YouTuber Logan Paul Apologizes for Suicide Forest Video, But the Internet Isn’t Having It

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Aokigahara Forest—sometimes called the Sea of Trees—is located in Japan and is famous for its large variety of plant and animal life. It’s also infamous for being known as “Suicide Forest” because of the large amount of suicides and attempted suicides that happen every year. According to Wikipedia, 105 bodies were found in 2003; and in 2010, 54 people committed suicide out of more than 200 attempts.

Twenty-two-year-old YouTuber Logan Paul recently recorded a video with three friends which he claims was to raise awareness of suicide. In the video—titled “We found a dead body in the Japanese Suicide Forest…”—Paul tells viewers to “buckle the f—- up” and that they will never “see a video like this again.”

The Apology

The apology from Paul has been considered by many about as distasteful and insensitive as the video itself. Paul tweeted two screenshots of an apology note on his iPhone in which he immediately talks about himself (he uses some form of the words “I” and “me” more than 25 times in his short apology) and how he’s “never faced criticism like this before. He says he “didn’t do it for the views” and he goes on to say that he “thought I could make a positive ripple on the internet [sic]…”

The Backlash

But, the Internet wasn’t having it, with actress Anna Akana (@AnnaAkana), who lost a sister to suicide, tweeting “You don’t walk into the suicide forest with a camera and claim mental health awareness.”

Twitter user and fellow YouTuber Joey (@TheAn1meMan) tweeted:

“As somebody who lives in Japan, has Japanese family and has filmed a video in the suicide forest, the amount of disrespect Logan Paul showed in his video is honestly sickening. No amount of demonetizing or “like if you feel sad” can excuse what he did. Really disappointing :(”

And another YouTuber, Daz Black (@daz_black) said in a tweet “I cannot believe logan Paul posted that video and filmed someone who committed suicide up close for his audience of children to watch […] zero respect shown in that video. I literally am so angry”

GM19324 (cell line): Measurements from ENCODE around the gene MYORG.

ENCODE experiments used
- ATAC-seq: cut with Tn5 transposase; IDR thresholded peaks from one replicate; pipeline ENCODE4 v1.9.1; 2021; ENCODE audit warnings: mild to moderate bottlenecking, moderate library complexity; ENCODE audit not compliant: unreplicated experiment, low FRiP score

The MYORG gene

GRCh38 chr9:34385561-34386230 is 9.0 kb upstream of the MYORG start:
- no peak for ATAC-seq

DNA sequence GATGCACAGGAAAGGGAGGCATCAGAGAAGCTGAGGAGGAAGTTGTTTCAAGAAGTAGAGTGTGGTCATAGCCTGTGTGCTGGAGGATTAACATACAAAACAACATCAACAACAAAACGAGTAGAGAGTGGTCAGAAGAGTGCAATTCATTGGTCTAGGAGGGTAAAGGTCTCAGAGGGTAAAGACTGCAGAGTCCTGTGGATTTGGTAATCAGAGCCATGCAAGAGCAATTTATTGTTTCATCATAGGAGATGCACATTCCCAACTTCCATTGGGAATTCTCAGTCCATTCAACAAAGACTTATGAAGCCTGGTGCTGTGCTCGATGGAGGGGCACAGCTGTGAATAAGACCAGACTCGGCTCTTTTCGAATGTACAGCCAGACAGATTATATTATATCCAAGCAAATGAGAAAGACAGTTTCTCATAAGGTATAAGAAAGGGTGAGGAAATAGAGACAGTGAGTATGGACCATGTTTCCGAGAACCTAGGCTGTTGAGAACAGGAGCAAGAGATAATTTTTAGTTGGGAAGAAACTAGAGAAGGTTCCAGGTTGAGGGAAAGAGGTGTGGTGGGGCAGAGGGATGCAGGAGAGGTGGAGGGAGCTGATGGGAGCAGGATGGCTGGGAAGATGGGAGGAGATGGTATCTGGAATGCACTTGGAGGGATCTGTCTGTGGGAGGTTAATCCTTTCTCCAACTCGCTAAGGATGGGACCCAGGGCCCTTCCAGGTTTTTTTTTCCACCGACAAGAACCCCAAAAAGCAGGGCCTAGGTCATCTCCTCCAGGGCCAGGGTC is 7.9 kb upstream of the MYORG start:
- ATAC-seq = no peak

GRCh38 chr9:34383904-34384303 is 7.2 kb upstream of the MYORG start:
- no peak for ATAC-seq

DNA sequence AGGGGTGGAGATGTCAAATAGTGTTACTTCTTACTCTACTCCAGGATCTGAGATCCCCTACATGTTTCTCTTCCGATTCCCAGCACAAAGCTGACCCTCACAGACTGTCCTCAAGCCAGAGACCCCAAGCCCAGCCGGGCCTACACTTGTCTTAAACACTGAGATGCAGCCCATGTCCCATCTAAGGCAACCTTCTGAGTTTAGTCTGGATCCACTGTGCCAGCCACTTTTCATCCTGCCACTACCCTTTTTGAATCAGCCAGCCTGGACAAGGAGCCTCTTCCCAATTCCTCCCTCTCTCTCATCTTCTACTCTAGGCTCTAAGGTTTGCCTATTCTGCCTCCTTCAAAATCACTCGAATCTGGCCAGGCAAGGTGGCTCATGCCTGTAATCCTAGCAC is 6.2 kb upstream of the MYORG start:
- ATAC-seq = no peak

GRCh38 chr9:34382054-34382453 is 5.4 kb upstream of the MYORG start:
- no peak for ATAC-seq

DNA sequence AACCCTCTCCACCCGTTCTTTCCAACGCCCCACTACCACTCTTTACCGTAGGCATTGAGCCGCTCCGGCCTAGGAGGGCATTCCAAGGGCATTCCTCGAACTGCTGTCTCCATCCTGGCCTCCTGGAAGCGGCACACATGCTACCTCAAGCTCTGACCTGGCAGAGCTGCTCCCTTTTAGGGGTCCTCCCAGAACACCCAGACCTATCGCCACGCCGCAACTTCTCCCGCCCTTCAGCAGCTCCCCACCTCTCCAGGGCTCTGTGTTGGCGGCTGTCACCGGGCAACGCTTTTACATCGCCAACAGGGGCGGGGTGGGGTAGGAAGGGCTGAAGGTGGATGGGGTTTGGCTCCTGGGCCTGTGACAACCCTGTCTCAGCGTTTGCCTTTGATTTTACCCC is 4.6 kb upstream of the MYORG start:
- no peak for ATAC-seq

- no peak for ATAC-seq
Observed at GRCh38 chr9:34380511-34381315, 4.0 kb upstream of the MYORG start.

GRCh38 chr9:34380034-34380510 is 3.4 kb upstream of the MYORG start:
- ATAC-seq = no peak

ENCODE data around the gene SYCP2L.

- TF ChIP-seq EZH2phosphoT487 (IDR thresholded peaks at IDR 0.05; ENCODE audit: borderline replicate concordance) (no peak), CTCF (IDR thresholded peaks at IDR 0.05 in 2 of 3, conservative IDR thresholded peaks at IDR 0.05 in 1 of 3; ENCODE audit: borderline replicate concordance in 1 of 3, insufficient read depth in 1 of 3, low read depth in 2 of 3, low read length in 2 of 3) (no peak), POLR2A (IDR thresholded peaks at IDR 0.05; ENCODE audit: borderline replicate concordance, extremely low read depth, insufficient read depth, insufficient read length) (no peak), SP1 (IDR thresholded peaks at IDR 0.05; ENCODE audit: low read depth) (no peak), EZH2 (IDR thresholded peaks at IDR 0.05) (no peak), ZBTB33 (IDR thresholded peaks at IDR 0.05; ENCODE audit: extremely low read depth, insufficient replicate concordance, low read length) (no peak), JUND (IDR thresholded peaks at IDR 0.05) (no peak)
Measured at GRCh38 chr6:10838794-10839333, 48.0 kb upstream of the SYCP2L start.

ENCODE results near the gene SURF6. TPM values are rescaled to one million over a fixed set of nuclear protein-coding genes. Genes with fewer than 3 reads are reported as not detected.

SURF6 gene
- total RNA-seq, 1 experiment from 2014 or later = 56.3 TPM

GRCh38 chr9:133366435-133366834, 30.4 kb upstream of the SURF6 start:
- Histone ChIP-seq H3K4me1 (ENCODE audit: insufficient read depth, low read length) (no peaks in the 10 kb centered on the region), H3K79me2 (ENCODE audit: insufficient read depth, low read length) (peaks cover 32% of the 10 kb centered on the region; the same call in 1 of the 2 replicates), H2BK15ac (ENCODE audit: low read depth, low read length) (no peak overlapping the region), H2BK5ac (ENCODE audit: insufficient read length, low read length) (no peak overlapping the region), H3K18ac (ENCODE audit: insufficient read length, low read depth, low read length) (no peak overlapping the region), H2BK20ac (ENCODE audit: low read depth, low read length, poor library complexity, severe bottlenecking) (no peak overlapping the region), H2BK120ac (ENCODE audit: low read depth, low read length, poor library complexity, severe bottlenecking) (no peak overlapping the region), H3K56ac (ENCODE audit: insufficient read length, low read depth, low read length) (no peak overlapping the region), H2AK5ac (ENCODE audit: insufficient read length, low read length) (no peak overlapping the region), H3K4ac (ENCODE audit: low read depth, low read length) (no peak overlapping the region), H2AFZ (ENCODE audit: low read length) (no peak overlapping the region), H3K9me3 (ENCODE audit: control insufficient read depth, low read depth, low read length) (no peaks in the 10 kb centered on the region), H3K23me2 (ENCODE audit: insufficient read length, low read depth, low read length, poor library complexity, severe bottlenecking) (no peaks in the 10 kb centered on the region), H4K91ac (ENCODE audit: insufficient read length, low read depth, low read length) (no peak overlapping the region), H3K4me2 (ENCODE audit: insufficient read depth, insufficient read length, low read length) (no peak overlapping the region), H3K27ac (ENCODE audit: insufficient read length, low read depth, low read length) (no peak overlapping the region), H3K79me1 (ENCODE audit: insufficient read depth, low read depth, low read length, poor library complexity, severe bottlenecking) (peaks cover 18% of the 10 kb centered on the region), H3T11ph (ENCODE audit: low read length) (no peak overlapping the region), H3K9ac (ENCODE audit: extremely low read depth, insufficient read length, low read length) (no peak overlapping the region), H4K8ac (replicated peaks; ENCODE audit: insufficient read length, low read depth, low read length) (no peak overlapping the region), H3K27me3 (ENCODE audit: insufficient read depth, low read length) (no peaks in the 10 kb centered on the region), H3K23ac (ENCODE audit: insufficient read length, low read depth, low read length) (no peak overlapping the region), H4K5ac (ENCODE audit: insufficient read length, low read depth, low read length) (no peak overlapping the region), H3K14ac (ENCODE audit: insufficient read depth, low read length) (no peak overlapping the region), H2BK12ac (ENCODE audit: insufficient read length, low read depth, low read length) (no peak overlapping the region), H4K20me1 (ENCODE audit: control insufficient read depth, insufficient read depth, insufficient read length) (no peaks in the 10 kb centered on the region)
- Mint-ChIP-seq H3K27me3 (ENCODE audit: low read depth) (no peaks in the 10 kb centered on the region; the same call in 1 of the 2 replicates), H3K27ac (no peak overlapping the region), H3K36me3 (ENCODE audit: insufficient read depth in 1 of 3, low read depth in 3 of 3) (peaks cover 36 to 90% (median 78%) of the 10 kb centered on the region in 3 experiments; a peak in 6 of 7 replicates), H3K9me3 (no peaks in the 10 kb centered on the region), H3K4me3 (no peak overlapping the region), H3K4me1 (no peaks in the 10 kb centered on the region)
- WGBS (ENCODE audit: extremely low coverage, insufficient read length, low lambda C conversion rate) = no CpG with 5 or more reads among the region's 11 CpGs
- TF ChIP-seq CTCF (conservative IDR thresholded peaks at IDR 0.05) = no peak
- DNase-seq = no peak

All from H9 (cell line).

Of course, not everyone thinks Paul was in the wrong and some people are asking people to give him a second chance. The video received over 500,000 likes before being removed from YouTube.

But, some Twitter users aren’t accepting Paul’s apology. Whether or not this has an affect on his subscriber base has yet to be seen, as of writing Paul still has over 15 million subscribers.

Paul’s apology goes on to talk about himself some more and to say “it’s easy to get caught up in the moment without fully weighing the possible ramifications.”

Final Thoughts

For anyone that’s struggled with suicidal thoughts or lost a loved one to suicide, Paul’s video and subsequent apology are appalling. Yes, it’s easy to get caught up in a moment—and yes, sometimes human beings don’t think things through. Paul refers to his actions as “a mistake,” but one might argue that there were many points at which the adult YouTuber could have strived for a moment of clarity before posting a video that exploited someone’s loved one for personal gain.

Perhaps Paul could have stopped while venturing in, he could have stopped whiled editing, or uploading, or writing the description. He even could have stopped when he asked “bro, did we just find a dead person in the suicide forest?” Paul ends his apology with a peace sign emoji (??) and a hashtag that promotes his videos (Logan4Life).

As someone who has struggled with anxiety, depression, and suicidal thoughts I find this video and apology disturbing. Ending your apology with a self-promoting hashtag isn’t an apology, it’s marketing. That being said, I understand people make poor decisions, and I’m sure being YouTube famous comes with its own pressures and challenges. I hope Paul’s choice to upload this video can serve as a lesson in ethics and morality; for both him, and everyone else who uploads content to the Internet.

If there’s one good thing that came out of this, it’s the plethora of articles and posts promoting suicide awareness and advocating mental help. If you or a loved one is suffering from suicidal thoughts or depression, please call the National Suicide Prevention Lifeline at 1-800-273-8255. They provide free, confidential assistance to people in distress at all times. Learn more at

You can read Logan Paul’s full apology here.

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